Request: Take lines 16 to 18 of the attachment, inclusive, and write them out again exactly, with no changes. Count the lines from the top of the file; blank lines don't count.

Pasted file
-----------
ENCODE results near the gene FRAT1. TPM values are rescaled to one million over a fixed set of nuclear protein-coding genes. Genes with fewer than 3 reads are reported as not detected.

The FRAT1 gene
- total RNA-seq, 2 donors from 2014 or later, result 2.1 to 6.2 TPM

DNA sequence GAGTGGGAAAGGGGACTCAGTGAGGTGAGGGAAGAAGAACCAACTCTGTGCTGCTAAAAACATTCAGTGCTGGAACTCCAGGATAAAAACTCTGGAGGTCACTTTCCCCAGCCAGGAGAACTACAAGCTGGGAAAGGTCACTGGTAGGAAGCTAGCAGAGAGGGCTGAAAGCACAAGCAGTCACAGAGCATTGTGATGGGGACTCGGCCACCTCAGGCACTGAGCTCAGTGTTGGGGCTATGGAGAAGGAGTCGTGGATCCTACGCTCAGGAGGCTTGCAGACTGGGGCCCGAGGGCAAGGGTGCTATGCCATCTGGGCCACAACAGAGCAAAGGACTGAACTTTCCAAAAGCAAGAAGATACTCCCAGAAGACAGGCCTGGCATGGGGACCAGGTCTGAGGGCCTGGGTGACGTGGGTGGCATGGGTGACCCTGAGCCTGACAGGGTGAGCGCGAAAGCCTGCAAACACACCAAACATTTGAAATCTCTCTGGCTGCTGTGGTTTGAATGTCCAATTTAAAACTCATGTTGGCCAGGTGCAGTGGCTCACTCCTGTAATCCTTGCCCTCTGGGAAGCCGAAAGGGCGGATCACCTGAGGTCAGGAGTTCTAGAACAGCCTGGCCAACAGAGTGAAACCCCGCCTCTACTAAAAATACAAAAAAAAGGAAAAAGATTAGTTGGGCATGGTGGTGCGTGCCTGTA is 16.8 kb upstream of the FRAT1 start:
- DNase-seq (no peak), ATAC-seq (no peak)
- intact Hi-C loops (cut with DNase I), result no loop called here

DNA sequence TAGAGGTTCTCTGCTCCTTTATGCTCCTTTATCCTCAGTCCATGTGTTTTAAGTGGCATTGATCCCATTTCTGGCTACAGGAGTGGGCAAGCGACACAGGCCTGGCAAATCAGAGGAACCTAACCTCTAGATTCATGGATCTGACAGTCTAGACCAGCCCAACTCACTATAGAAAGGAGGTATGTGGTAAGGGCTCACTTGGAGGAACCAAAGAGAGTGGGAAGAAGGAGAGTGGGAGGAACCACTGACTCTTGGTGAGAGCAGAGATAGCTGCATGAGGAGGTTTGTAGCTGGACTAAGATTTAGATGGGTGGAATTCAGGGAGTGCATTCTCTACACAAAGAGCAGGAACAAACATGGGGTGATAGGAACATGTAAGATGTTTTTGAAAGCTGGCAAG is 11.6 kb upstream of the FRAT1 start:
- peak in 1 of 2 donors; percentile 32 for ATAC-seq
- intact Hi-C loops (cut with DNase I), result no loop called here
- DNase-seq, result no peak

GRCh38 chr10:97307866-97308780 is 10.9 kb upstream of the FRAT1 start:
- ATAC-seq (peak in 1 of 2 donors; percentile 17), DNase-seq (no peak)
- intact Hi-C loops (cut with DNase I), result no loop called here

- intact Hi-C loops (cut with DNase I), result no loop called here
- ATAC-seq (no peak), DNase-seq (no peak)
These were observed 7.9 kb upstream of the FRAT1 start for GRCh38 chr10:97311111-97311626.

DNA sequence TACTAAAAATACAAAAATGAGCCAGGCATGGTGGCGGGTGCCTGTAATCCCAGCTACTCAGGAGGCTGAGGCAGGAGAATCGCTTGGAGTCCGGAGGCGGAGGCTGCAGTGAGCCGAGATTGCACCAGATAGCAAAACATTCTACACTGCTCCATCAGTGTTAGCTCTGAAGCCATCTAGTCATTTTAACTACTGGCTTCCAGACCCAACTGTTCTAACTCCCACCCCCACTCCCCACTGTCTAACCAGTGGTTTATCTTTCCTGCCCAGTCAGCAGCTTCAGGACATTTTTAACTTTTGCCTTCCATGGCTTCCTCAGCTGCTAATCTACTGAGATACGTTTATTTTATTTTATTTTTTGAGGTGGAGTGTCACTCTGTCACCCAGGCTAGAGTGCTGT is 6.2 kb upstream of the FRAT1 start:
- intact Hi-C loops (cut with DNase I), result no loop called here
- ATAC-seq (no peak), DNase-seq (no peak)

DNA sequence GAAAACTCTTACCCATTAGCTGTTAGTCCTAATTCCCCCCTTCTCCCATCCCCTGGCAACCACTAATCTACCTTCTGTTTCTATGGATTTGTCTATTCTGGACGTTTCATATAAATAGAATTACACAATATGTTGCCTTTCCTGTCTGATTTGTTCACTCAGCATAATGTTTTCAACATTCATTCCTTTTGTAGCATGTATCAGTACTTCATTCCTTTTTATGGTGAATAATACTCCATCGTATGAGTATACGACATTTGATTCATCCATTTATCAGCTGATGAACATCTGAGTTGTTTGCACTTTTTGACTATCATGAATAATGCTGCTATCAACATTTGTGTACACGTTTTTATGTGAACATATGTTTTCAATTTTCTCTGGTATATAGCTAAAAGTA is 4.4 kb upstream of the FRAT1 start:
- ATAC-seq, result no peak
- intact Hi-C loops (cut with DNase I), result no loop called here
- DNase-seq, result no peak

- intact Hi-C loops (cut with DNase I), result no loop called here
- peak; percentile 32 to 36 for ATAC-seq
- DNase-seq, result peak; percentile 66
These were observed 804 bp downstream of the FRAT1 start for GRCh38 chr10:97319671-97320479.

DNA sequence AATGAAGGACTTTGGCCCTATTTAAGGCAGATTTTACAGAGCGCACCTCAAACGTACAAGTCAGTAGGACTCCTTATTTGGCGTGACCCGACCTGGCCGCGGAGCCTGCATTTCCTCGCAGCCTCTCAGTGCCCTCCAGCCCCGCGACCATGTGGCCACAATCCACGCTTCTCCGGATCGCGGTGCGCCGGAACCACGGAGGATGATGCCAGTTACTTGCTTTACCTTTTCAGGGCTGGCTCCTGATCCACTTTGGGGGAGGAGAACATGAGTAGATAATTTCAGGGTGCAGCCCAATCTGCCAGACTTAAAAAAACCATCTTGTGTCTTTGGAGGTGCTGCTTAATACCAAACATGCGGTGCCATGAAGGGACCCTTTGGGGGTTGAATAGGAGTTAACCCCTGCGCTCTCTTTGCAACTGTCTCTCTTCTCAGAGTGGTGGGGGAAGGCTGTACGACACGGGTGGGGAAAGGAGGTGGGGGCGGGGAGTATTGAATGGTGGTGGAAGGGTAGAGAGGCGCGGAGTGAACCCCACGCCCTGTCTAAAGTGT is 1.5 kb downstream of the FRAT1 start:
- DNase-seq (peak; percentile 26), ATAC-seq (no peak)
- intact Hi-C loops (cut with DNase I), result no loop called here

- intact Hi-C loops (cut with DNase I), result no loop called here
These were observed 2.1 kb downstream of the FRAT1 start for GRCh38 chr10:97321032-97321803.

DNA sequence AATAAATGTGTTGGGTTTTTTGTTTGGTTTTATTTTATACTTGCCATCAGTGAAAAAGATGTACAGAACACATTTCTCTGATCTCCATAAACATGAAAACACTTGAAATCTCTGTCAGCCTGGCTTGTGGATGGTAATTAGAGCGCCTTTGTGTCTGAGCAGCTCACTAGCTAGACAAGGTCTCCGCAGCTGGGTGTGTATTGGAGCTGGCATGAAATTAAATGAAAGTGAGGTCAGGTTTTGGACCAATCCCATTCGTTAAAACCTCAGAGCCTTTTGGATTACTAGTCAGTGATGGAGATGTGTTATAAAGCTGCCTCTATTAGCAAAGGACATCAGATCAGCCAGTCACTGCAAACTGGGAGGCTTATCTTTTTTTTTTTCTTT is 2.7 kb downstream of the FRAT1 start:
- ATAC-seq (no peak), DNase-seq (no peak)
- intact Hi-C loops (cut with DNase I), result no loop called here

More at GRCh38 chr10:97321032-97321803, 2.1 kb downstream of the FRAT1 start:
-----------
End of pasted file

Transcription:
These were observed 7.9 kb upstream of the FRAT1 start for GRCh38 chr10:97311111-97311626.

DNA sequence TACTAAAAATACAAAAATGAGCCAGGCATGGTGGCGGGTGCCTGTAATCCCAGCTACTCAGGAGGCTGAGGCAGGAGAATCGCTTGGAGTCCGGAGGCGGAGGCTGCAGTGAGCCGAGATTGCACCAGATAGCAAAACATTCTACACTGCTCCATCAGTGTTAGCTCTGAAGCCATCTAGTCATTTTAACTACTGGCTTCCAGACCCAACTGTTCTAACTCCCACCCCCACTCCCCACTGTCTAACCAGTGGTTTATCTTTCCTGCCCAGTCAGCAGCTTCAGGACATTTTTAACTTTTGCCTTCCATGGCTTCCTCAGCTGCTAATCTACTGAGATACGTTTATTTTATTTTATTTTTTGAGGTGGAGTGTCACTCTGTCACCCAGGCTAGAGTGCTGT is 6.2 kb upstream of the FRAT1 start:
- intact Hi-C loops (cut with DNase I), result no loop called here